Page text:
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2014-09-03    来源:FORTUNE    【      美国外教 在线口语培训


It’s a dark thought, and the sort of thing only a futurist would think of. Which is why I’m not surprised that Bre Pettis, founder and CEO of the 3D printing company Makerbot, brought it up. When I asked him about 3D-printed organs earlier this summer at the Northside Festival, a conference in Brooklyn, he told me that 3D-printed body parts won’t become a reality until autonomous vehicles arrive to market. It makes for a surprising connection between two futuristic technologies.
这是一个阴暗的想法,只有未来主义者才会产生这样的联想。因此当3D打印公司Makerbot创始人兼首席执行官布利•佩蒂斯抛出这个问题时,我并不感到意外。今年夏初,在布鲁克林的北边艺术节(Northside Festival)上,我询问他关于3D打印器官的问题,他回答说,直到自动驾驶汽车上市,3D打印人体器官才会成为现实。两项富于未来气息的技术就这样意外地联系在了一起。

“The self-driving car is coming, and right now, our best supply of organs comes from car accidents,” he said. “So, if you need an organ you just wait for somebody to have an accident, and then you get their organ and you’re better.” I suggested that was a dark way of looking at it.

His response: “We have this huge problem that we sort of don’t talk about, that people die all the time from car accidents. It’s kind of insane. But the most interesting thing is, if we can reduce accidents and deaths, then we actually have a whole other problem on our hands of, ‘Where do we get organs?’ I don’t think we’ll actually be printing organs until we solve the self-driving car issue. The next problem will be organ replacement.”

It’s not impossible to 3D-print an organ, he said, but there are challenges around raw materials. “Right now you take liver goo, and you squeeze liver goo into the shape of a liver and it grows together and hopefully becomes a liver. That’s the idea of 3D printing organs,” he said. The challenge, he said, will be getting the science of the “liver goo” right, before the actual printing part even comes into play.

The self-driving car isn’t as far off as you might think. What once existed only the realm of science fiction is now roving around—albeit in an extremely limited fashion—in Nevada, Florida, California, and Michigan. What was once an easy punch line in parodies of Silicon Valley is now a fixture on Google’s corporate campus.

Adoption continues. Last month the U.K.’s Department of Transport announced that it would allow self-driving cars onto British streets by next year. A county in Iowa recently announced—at a symposium designed to attract Google and other tech companies to its region, naturally—that it would allow driverless cars on its streets. California’s Department of Motor Vehicles has been pushing to get broader regulations in place to allow self-driving cars on public roads.

The potential benefits are hard to ignore. Each year 30,000 people die in traffic collisions in the U.S. Considering that 90% of U.S. auto collisions are blamed on human error—some 40% are the result of factors such as alcohol or fatigue—we have a lot to gain by outsourcing the task of driving to computers.

If 10% of vehicles were self-driving, it could reduce the number of accidents by 211,000 and in turn save 1,100 lives,according to a 2013 study by the Eno Center for Transportation in Washington, D.C. If 90% of vehicles were autonomous, an estimated 4.2 million accidents would be prevented and 21,700 lives would be saved.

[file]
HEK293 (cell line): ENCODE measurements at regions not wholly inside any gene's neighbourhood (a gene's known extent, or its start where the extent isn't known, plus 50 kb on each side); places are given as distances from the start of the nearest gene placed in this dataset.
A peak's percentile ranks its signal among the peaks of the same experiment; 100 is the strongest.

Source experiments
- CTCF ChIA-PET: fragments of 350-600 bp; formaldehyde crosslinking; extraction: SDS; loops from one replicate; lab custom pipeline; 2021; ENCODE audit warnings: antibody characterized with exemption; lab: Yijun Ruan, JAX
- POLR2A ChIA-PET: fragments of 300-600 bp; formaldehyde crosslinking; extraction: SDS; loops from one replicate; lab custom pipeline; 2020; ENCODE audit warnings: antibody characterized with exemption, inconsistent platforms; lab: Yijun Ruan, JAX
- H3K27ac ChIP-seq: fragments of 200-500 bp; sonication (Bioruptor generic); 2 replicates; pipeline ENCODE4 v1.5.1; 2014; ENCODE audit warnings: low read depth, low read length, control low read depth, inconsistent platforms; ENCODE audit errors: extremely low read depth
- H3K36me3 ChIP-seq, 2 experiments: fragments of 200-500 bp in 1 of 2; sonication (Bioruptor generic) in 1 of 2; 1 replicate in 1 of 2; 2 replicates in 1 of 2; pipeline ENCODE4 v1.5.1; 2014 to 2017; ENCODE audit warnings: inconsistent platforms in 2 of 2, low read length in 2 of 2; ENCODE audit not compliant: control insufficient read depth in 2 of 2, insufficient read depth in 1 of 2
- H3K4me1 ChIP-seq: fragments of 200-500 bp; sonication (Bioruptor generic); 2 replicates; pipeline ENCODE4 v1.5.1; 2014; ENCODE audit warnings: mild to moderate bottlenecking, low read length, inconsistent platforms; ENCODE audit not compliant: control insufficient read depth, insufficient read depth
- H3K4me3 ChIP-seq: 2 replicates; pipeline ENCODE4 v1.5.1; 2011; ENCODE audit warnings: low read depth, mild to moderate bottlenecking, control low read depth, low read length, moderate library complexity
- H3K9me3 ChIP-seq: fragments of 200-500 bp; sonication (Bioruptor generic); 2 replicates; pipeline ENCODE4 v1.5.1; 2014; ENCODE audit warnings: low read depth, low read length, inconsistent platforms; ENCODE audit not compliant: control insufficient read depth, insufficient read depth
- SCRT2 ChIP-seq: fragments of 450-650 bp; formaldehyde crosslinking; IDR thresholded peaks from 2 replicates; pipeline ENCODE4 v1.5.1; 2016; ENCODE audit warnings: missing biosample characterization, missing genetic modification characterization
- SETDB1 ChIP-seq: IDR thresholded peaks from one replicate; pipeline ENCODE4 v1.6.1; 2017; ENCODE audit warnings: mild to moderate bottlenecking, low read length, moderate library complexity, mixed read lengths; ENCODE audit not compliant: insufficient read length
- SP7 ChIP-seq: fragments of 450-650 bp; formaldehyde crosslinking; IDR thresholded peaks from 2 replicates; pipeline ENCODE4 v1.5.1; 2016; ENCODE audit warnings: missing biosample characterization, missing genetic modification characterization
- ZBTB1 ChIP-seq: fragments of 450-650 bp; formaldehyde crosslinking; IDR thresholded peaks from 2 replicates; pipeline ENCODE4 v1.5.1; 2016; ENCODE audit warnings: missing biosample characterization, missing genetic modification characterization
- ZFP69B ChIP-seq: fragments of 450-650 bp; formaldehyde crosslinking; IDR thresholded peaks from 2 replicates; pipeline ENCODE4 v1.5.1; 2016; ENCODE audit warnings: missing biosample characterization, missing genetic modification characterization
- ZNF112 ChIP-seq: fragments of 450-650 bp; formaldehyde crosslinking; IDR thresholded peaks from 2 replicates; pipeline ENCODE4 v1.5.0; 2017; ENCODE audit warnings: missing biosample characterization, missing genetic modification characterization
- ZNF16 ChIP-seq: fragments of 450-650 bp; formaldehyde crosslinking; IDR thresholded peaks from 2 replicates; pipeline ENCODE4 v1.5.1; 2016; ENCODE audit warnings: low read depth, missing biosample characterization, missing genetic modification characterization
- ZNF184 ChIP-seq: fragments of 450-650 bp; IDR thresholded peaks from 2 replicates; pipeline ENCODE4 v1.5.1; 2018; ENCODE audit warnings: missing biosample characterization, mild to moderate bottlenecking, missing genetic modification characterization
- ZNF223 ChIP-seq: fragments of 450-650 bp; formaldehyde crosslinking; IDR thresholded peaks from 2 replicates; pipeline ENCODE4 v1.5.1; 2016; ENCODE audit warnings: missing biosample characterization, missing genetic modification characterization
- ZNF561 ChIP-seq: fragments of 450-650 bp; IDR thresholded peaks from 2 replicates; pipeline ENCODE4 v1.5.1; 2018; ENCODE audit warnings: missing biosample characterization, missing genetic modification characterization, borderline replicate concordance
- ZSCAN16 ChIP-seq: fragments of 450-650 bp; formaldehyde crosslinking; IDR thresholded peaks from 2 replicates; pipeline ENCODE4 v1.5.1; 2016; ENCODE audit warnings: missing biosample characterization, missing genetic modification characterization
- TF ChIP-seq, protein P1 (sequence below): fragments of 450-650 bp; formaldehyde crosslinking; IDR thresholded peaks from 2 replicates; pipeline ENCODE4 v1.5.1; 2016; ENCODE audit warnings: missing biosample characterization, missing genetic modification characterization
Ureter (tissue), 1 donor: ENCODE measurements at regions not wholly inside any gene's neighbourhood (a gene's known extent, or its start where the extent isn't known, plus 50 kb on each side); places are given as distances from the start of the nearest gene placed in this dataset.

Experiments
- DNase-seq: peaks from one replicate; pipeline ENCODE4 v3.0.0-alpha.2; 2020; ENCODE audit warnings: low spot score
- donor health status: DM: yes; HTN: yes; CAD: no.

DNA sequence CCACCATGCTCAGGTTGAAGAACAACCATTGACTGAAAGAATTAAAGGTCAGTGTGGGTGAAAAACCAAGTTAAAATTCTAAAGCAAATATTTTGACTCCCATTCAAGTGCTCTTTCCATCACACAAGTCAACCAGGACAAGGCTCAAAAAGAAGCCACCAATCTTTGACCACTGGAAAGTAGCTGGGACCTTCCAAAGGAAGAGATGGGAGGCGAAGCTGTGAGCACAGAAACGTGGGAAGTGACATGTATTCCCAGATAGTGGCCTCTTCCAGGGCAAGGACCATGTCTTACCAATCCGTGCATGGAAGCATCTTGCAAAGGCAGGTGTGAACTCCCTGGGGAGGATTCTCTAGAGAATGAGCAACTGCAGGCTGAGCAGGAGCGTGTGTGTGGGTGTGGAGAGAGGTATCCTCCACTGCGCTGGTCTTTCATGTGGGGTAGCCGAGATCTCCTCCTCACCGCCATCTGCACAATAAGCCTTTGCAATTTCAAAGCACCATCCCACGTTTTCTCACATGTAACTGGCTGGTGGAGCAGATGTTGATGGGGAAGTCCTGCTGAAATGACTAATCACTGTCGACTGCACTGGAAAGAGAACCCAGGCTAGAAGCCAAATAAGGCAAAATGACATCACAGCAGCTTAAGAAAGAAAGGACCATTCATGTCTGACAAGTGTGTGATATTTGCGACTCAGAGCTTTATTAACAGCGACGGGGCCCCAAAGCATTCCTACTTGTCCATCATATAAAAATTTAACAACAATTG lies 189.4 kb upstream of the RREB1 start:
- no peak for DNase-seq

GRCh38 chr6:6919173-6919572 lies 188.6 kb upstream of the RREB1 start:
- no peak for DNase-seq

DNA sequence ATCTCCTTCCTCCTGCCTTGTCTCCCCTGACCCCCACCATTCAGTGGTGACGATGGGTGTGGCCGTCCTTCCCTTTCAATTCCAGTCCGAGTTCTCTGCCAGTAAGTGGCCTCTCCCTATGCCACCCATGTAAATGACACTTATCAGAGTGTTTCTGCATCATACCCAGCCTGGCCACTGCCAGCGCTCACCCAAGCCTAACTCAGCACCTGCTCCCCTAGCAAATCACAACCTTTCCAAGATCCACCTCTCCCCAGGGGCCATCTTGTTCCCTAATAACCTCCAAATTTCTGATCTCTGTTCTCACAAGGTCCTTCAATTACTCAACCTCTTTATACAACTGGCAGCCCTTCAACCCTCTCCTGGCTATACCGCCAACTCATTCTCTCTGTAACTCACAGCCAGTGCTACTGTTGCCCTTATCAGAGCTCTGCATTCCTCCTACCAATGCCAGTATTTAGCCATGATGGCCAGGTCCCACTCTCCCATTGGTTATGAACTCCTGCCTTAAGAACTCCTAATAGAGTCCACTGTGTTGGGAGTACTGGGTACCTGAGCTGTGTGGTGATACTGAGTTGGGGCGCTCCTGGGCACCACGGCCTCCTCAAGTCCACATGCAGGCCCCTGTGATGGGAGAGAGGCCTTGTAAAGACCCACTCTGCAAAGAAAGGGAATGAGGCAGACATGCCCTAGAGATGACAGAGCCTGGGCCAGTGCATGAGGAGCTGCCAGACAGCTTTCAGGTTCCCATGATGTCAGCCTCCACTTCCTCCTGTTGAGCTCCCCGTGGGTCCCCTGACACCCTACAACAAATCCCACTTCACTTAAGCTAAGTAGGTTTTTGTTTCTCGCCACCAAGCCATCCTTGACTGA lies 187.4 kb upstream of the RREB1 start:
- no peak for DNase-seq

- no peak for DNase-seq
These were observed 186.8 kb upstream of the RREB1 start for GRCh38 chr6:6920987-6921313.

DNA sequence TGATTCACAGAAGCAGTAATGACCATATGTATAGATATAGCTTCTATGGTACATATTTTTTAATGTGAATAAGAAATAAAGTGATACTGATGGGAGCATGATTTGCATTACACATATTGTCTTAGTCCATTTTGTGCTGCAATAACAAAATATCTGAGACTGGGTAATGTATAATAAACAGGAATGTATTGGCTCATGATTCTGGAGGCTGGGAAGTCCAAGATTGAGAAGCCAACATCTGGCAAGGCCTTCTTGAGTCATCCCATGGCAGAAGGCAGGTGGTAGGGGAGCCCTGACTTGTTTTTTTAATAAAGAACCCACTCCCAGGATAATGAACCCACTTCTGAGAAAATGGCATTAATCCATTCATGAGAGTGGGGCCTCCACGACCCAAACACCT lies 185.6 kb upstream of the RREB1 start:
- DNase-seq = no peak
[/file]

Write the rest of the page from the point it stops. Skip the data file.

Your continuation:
华盛顿非营利智囊机构伊诺交通中心(Eno Center for Transportation)在2013年进行的研究表明,如果美国10%的车辆可以自动驾驶,交通事故就会减少21.1万起,1100条生命就能得到挽救。如果自动驾驶汽车的比例达到90%,就可以避免420万起车祸,2.17万人将因此获救。

Technological advances often come with unintended consequences, though, which is why these predictions support Pettis’ case that organ donations would be adversely impacted by safer driving. Motor vehicle accidents are the largest contributor to organ donations after natural-cause deaths. Since 1994, 16% of all organ donations came from motor vehicle accidents, according to the U.S. Department of Health & Human Services.
不过,技术进步经常带来意想不到的影响。正是出于这个原因,这些预测数据印证了佩蒂斯的观点,即驾车变得更安全,将对器官捐献产生不利影响。除了自然死亡,交通事故是器官捐献的最大来源。美国卫生及公共服务部(Department of Health & Human Services)的数据显示,1994年以来,机动车事故在器官捐献中所占的比重为16%。

The inventory pressure from increasing adoption of self-driving cars will add to an already shrinking pool of organ donors. Traffic deaths have been in decline since 1969, when they peaked at 55,043. The drop occurred for a number of reasons: drunk driving deaths have fallen, seat belt use has increased, air bags are more effective, and we drive less.

All of this has led to a widening gap between the number of patients on the organ wait list and the number of people who actually receive transplants. More than 123,000 people in the U.S. are currently in need of an organ, and 18 people die each day waiting, according to the Department of Health & Human Services. Though the wait list has grown each year for the past two decades, the number of transplants per year has held steady in the last decade, at around 28,000. While that number is still dwarfed by other fatal but preventable situations—the Centers for Disease Control estimate that443,000 people die each year from smoking, for example—it’s enough to make anyone wary of the direction in which the trend is going, and hopeful that 3D printing technology can help turn it around.
等待器官移植的病人一直比真正接受移植的病人多,以上种种因素让这个差距不断拉大。美国卫生及公共服务部的数据表明,目前美国需要进行器官移植的人数超过12.3万,而且每天都会有18个人在等待中逝去。20年来,等待器官移植的人数逐年增多;而在过去10年中,每年进行的器官移植手术一直稳定在2.8万例。虽然和其他致命但可预防的疾病相比,这个数字相形见绌——举例来说,美国疾病控制与预防中心(Centers for Disease Control)估计,每年有44.3万人死于抽烟——但它足以让所有人对今后的趋势感到警惕。但愿3D打印技术能帮助我们扭转这种趋势。(财富中文网)

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